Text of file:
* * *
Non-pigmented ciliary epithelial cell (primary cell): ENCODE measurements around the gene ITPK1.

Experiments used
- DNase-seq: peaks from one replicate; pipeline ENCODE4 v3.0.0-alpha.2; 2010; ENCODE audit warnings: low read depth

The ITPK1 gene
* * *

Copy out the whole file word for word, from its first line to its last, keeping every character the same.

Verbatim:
Non-pigmented ciliary epithelial cell (primary cell): ENCODE measurements around the gene ITPK1.

Experiments used
- DNase-seq: peaks from one replicate; pipeline ENCODE4 v3.0.0-alpha.2; 2010; ENCODE audit warnings: low read depth

The ITPK1 gene